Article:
I spent yesterday working on the prolegomenon for #60. Spooky went down to her parents place in South County. I wrote the prolegomenon. Which is the longest it's ever been for any issue of Sirenia Digest. Over two thousand words. So, I wrote two thousand words yesterday, it just wasn't fiction. It was an odd sort of mystery. All will be revealed— to subscribers (which you could be, if you subscribed) —in the fullness of time.

I've learned a surprising amount of Slovak, Croatian, and Hungarian the last week or so.

I'm behind on almost everything. For example, I was supposed to hand in the ms. for Two Worlds and In Between at the end of November, and that's not going to happen. And then there are things I need to send to people. I have a list. I actually do. The poem I need to send out to everyone who donated for Spooky's birthday present, way back in June. A copy of Silk to the person who won it on the seventeenth anniversary of the day I began the novel. Now, I need to get the blog PDF out the everyone who's asked (hopefully today). I have a painting I began a month ago.

I squander so much of my evenings on MMORPGs because the days writing without having slept leave me too tired to do anything constructive with the nights.

The problem of time displacement enter into the equations.

I just need to sleep.


Last night, two movies, both surprisingly, unexpectedly good. First, Mark Neveldine and Brian Taylor's Gamer (2009), which I think really only works if you've subjected yourself to the idiotic hell of Second Life or the Sims. This is the third time now that I've seen sf, in film, address the SL thing. First in Jonathan Mostow's Surrogates (2009), then in Caprica, and now in Gamer. The latter adds a sort of Death Race edge. But there's no mistaking Castle's "Society" as anything but the SL mainland. Unless, of course, you've been smart enough or lucky enough to have never "visited" the SL mainland. Or SL in general. And, of course, the film had Micheal C. Hall, which never hurts. I will also note that all three— Gamer, Caprica, and Surrogates — fared poorly at the box office/ratings, and I suspect, in truth, this is because the number of people who've experienced what's being criticized is so very tiny. Not sure if I'd recommend Gamer to just anyone, as mileage will vary greatly. But if you're a recovering SL addict (like me), I think it's a must see.

The second film, Don McKellar's Last Night (1998), is a quiet little Canadian affair about the last night before the end of the world, as everyone in Toronto counts down to midnight and the end. Exactly what fate is befalling mankind is never named, which doesn't matter in the least, because this is a film about the characters, not the disaster. The disaster (which can pretty much be puzzled out, if you're paying attention) is only the catalyst. I'd never even heard of the film before last night, which is odd. Also, it had David Cronenberg. I definitely recommend it, unless you're more interested in special effects than characterization. Last Night has virtually no special effects, which makes it all the more effective.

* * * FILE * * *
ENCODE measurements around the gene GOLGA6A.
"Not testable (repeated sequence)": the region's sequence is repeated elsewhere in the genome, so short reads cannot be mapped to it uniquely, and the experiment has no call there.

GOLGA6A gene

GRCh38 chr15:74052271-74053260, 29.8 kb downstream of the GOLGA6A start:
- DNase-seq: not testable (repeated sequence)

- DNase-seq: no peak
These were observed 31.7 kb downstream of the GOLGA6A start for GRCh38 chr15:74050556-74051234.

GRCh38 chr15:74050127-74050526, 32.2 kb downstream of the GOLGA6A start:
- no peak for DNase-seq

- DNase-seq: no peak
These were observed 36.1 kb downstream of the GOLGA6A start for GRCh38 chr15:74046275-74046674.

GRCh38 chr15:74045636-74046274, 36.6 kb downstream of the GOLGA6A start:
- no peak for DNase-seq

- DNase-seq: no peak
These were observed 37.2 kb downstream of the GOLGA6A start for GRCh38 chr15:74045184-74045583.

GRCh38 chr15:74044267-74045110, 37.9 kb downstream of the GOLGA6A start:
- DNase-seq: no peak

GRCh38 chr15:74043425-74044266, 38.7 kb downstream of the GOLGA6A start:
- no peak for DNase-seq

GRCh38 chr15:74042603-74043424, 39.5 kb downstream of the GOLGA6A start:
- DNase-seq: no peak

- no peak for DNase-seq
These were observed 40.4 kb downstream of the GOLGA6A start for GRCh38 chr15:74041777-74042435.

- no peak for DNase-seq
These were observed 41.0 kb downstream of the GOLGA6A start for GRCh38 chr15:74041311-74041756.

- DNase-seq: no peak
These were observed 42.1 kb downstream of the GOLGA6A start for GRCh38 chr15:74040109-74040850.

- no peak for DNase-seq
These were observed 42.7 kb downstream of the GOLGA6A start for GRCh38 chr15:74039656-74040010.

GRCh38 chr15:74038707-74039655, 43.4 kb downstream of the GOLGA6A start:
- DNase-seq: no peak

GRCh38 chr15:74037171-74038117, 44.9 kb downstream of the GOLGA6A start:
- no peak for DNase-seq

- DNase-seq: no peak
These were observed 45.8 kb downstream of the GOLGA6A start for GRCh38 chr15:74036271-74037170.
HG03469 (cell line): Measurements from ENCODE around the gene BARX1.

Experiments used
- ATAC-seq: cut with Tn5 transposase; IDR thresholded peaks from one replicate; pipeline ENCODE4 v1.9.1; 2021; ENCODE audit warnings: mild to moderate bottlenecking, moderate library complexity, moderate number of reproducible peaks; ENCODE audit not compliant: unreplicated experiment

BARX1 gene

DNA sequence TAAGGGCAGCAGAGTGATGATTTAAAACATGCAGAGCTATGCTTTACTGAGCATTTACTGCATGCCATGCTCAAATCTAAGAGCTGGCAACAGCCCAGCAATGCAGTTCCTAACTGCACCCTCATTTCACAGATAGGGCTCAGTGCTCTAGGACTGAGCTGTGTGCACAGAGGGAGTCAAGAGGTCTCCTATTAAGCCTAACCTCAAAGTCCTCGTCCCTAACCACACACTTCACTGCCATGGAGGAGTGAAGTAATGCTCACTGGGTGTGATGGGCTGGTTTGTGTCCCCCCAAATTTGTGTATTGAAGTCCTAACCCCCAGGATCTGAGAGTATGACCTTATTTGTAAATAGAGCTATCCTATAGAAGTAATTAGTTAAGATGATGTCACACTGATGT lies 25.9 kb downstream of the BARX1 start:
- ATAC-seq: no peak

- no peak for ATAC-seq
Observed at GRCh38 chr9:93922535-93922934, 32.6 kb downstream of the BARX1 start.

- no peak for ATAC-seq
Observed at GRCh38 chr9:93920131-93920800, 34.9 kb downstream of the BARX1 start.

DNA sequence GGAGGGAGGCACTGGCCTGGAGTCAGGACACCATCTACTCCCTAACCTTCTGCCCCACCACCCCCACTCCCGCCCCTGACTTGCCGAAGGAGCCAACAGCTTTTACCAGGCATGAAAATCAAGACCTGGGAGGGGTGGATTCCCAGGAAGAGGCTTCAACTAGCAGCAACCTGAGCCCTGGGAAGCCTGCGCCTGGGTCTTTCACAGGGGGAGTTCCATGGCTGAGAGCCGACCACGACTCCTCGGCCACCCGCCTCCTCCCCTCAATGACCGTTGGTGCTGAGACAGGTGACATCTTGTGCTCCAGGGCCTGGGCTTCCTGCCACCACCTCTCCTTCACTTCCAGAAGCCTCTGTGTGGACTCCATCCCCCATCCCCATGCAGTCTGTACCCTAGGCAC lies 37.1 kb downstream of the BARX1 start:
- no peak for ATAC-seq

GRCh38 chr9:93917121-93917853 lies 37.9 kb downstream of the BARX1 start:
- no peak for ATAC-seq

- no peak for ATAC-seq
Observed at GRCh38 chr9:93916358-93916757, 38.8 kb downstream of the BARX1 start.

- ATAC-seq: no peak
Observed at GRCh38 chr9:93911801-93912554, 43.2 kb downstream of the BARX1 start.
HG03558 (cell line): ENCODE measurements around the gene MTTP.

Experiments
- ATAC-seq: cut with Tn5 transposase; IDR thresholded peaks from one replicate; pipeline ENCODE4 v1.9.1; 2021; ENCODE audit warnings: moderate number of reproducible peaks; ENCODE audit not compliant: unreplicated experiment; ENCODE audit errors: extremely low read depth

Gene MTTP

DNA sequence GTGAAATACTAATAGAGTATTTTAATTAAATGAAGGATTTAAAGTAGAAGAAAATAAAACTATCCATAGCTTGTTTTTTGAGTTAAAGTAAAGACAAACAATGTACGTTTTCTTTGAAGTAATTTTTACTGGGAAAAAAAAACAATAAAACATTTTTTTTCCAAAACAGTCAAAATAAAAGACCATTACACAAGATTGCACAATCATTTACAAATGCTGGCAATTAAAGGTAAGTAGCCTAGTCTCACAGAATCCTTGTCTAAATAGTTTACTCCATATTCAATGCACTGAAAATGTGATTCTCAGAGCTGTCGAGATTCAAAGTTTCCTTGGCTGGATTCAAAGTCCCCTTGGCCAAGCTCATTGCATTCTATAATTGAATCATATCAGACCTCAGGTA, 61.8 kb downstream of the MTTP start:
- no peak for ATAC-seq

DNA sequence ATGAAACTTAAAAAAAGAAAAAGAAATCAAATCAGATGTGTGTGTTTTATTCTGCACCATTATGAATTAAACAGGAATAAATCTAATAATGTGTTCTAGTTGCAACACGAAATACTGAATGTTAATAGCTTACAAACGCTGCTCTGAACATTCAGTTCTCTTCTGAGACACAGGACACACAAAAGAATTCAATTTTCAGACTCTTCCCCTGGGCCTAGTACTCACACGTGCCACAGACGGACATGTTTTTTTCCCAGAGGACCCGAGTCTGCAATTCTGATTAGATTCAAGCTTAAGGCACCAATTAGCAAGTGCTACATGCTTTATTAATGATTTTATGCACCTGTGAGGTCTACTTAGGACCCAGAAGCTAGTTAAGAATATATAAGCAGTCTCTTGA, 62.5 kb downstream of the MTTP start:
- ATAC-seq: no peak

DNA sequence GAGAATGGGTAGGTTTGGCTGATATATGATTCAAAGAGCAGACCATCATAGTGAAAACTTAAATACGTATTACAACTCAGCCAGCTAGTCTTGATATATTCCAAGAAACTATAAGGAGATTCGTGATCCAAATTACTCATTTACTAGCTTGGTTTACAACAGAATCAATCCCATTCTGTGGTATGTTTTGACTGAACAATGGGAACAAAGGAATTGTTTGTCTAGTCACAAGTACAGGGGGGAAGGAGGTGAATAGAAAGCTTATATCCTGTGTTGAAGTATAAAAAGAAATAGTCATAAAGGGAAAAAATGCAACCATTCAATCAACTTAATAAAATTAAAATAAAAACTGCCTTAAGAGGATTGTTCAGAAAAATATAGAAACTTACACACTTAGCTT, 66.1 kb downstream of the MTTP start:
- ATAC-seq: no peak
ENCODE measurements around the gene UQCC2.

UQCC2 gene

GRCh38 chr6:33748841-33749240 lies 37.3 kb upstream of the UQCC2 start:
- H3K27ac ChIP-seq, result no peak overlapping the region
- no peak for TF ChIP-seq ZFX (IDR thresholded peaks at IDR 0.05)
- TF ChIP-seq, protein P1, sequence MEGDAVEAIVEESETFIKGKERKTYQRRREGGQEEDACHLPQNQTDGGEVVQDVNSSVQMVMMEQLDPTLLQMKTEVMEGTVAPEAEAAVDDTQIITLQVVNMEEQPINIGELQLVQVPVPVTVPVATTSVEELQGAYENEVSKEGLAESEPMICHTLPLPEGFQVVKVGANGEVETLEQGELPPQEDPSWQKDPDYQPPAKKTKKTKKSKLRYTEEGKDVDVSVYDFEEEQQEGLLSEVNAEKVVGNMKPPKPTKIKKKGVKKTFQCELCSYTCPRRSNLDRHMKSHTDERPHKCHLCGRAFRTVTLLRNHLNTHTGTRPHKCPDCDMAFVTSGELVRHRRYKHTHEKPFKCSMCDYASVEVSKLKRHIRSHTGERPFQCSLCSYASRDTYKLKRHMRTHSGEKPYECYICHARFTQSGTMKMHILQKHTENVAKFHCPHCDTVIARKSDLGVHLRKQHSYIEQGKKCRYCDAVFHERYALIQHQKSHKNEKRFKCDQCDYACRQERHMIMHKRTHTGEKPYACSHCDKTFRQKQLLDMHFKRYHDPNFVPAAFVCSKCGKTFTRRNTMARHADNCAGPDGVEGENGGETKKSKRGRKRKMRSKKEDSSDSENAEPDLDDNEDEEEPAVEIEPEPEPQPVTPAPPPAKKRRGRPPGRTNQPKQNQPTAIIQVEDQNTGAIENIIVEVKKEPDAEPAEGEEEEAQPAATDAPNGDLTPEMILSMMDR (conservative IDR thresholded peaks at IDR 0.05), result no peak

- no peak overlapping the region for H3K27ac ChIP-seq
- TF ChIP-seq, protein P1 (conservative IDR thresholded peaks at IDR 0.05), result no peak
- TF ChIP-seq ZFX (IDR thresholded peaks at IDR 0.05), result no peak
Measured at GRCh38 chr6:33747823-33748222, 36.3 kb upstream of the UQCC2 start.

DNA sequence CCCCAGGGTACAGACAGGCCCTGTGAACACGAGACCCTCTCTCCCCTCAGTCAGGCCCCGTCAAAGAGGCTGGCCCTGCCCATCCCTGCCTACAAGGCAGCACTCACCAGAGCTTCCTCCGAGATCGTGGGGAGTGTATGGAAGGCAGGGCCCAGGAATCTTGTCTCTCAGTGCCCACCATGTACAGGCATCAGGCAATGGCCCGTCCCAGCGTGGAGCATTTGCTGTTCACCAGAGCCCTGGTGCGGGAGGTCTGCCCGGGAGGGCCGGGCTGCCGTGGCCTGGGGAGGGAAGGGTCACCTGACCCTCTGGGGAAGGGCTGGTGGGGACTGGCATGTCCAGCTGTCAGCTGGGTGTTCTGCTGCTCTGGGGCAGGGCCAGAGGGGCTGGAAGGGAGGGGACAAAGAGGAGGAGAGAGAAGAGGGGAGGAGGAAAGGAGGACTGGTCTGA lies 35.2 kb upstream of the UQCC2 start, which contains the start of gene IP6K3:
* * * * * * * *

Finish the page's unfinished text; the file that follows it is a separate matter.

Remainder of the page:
I suppose I should go drink my coffee— which has gotten cold —and try to salvage the day.
greygirlbeast: (Default)
Yesterday, I wrote 1,731 words, and I found THE END of "The Prayer of Ninety Cats." The story is presently 9,918 words long, but I suspect it'll be well over 10k after the polish I'll be giving it tomorrow. Structurally, it's something I've not done before, in that it's second person and partly written as a screenplay. I think it's a story I've been trying to write for a very long time. I'm sort of amazed that I finally did it. The effort has left me a bit off balance. As soon as I'm done tweaking it, and Sirenia Digest has gone out to subscribers, I'll be getting back to work on The Drowning Girl.

There's been too much news lately. Too much news pollution. North Korea. A projected date for the extinction of tigers in the wild— 2020 (which pretty much is the same thing as a projected date for the extinction of tigers). The American police state and the TSA*. Fantastic strides in medicine that will only ever be available to the wealthy. Black Friday.

I mostly try to avoid the news. Mostly.

After the writing yesterday, and after dinner, we watched three more episodes of Doctor Who, up through "Vincent and the Doctor." I thought I would hate the latter, and it turned out to be one of my favorite episodes ever.

We also watched an episode of American Masters, "LennoNYC," which was very, very good.

Sleep wouldn't come, and finally I broke down and took a pill, and read this Aleister Crowley biography I've been reading. I dozed off sometime after four-thirty ayem, and slept fitfully until eleven this morning. Something like six and a half hours.

Turns out the Julie Taymor adaptation of The Tempest is only being released in Minneapolis and LA on December 10th. Whether or not it will ever see wider distribution is anyone's guess.

I have a list of the people who've asked for a PDF of the blog, November 2001/April 2004, and I'll see those go out next week.